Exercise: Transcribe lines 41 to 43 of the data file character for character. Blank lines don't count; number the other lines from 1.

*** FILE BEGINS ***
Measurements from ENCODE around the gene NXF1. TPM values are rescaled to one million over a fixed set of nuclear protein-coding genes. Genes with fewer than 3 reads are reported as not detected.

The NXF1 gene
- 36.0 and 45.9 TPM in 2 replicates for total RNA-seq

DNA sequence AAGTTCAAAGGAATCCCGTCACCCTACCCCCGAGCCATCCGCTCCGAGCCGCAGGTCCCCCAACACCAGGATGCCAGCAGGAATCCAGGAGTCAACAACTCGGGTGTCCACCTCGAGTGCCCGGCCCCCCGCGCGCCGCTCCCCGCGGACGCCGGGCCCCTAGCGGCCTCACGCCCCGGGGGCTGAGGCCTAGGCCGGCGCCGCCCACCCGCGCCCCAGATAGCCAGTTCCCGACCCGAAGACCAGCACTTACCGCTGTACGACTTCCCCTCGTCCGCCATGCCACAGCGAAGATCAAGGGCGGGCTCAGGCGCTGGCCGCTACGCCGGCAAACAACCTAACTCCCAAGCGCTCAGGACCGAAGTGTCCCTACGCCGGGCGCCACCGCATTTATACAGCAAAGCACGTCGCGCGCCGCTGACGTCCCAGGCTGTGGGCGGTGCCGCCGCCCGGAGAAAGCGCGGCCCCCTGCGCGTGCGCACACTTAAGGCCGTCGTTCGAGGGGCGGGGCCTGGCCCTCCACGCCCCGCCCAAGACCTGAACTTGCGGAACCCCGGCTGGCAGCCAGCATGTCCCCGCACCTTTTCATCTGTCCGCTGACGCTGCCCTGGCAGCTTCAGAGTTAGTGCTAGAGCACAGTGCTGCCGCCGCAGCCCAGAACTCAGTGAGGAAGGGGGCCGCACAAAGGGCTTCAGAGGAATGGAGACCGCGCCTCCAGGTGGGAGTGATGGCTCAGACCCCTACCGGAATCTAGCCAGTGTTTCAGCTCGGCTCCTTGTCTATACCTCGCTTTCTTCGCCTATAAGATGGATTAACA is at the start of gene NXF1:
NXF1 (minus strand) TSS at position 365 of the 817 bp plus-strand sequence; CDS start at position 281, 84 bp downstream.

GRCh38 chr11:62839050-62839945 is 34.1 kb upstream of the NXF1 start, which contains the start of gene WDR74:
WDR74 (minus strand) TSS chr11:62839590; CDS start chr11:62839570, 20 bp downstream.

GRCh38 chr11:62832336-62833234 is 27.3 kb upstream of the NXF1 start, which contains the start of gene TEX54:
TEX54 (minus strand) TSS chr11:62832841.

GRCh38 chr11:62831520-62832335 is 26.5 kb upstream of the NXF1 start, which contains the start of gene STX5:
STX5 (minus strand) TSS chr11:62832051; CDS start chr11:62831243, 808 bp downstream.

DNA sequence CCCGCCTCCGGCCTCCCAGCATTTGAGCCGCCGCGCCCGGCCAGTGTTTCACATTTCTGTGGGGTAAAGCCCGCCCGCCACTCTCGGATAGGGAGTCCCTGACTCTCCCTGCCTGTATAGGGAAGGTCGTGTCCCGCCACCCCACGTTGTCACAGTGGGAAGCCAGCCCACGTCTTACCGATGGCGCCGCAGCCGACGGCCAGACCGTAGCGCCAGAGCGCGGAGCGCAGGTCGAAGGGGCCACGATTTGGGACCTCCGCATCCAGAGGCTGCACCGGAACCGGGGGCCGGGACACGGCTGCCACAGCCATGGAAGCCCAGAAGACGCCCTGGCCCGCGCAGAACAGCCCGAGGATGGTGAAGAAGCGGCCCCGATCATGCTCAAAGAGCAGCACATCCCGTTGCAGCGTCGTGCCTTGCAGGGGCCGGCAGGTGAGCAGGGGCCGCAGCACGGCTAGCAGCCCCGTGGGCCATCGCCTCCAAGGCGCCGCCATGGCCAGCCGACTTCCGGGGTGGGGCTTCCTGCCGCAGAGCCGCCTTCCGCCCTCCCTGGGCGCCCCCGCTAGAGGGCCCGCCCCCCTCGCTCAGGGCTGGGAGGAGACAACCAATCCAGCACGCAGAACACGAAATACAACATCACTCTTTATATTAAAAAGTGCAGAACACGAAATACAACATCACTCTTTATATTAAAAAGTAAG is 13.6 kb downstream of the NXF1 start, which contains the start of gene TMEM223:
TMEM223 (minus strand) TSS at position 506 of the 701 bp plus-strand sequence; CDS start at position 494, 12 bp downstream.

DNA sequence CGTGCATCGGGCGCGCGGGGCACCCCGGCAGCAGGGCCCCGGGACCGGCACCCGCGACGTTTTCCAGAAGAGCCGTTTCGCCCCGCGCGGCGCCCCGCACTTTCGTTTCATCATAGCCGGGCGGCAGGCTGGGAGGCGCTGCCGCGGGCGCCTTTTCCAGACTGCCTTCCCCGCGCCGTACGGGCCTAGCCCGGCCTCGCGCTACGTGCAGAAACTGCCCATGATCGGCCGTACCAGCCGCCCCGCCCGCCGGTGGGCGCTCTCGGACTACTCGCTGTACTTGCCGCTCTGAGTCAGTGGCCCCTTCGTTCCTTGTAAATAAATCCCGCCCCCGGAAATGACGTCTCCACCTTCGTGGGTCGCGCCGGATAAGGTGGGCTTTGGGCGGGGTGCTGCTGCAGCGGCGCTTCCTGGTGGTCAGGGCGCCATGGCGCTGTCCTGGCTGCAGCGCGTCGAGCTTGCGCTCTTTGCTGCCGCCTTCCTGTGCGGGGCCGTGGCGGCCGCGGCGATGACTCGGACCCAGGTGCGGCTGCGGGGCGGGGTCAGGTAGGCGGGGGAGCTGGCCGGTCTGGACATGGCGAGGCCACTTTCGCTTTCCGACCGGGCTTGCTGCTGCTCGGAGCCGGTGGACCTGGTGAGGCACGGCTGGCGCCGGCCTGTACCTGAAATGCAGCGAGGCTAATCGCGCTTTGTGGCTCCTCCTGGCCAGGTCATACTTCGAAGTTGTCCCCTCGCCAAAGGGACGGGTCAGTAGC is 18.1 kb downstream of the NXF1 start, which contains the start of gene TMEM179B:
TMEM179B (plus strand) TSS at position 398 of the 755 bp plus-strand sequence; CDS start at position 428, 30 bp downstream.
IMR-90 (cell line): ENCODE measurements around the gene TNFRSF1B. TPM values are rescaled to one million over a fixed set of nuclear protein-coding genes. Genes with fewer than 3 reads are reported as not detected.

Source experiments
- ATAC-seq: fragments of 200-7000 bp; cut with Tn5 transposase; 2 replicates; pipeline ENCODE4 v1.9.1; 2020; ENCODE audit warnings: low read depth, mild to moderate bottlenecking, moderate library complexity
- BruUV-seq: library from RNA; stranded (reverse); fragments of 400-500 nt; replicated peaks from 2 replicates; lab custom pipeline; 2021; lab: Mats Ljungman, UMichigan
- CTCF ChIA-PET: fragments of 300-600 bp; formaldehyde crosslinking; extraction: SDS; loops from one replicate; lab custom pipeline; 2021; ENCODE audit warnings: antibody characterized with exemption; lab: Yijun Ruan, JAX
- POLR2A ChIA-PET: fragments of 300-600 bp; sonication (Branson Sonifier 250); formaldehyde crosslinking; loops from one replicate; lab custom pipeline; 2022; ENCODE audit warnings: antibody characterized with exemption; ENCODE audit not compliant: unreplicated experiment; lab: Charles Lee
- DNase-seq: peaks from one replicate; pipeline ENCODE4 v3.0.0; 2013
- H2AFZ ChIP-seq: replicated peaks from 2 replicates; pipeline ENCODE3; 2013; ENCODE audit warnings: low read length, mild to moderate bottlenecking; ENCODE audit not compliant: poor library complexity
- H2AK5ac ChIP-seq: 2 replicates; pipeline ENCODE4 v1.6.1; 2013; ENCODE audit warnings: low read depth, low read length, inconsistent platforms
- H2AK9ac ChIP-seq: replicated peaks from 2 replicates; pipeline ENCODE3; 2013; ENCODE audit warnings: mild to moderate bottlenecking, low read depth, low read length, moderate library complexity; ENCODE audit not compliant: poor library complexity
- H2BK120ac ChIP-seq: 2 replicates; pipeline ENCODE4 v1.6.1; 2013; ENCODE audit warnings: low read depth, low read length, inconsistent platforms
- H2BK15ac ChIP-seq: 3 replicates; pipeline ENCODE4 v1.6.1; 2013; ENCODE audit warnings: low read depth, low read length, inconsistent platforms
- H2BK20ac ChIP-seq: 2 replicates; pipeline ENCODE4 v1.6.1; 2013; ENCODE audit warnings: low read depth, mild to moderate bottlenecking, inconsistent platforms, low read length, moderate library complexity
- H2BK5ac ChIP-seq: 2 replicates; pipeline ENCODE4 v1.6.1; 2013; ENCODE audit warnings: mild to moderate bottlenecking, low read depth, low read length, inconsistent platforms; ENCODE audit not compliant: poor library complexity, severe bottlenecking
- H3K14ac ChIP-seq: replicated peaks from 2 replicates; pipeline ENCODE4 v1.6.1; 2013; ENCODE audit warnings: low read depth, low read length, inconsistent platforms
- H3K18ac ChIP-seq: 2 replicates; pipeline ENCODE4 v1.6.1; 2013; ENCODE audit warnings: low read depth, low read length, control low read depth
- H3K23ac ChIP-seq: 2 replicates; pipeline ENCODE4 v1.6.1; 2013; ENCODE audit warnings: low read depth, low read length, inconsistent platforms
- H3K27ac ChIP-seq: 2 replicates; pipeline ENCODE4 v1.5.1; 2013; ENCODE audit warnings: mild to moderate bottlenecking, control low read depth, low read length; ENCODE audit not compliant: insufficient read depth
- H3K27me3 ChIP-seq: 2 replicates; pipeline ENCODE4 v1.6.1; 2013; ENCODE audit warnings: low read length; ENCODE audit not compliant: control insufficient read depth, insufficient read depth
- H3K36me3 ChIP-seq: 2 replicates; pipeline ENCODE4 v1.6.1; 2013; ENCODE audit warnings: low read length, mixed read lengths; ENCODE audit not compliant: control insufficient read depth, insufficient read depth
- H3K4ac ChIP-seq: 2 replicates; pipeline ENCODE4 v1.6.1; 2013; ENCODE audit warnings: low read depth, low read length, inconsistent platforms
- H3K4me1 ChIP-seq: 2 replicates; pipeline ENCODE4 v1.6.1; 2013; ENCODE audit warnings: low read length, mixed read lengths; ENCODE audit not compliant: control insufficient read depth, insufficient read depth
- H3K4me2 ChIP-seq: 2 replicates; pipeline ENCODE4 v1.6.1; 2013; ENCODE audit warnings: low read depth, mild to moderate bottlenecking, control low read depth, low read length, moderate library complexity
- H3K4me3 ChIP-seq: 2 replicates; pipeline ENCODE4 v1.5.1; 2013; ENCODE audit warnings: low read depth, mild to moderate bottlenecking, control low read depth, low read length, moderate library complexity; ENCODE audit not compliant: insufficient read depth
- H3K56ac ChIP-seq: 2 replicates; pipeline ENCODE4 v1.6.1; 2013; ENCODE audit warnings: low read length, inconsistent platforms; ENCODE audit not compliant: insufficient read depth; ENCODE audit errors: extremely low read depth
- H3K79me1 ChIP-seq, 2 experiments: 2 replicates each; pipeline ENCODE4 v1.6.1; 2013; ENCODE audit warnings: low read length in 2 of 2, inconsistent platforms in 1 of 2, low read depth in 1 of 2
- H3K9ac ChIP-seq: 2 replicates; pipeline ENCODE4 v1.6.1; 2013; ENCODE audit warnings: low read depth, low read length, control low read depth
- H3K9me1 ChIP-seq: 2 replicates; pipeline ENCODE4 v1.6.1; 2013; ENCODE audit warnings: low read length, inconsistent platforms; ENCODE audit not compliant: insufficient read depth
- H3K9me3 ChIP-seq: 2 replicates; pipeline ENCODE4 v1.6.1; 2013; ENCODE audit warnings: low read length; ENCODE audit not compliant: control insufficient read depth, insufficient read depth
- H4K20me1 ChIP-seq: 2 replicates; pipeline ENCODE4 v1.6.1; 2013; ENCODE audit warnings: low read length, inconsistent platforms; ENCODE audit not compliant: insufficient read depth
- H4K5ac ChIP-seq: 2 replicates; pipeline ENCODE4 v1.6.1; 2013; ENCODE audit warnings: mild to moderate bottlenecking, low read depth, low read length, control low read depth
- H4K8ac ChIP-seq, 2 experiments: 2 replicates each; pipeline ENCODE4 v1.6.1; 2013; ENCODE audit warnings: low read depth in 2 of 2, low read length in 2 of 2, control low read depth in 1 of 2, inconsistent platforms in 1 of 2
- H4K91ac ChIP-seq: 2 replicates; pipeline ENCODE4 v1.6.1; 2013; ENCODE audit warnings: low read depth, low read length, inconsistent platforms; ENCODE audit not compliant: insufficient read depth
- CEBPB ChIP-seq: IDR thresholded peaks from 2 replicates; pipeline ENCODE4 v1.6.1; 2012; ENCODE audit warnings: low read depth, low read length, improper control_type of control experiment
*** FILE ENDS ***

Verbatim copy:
- H3K79me1 ChIP-seq, 2 experiments: 2 replicates each; pipeline ENCODE4 v1.6.1; 2013; ENCODE audit warnings: low read length in 2 of 2, inconsistent platforms in 1 of 2, low read depth in 1 of 2
- H3K9ac ChIP-seq: 2 replicates; pipeline ENCODE4 v1.6.1; 2013; ENCODE audit warnings: low read depth, low read length, control low read depth
- H3K9me1 ChIP-seq: 2 replicates; pipeline ENCODE4 v1.6.1; 2013; ENCODE audit warnings: low read length, inconsistent platforms; ENCODE audit not compliant: insufficient read depth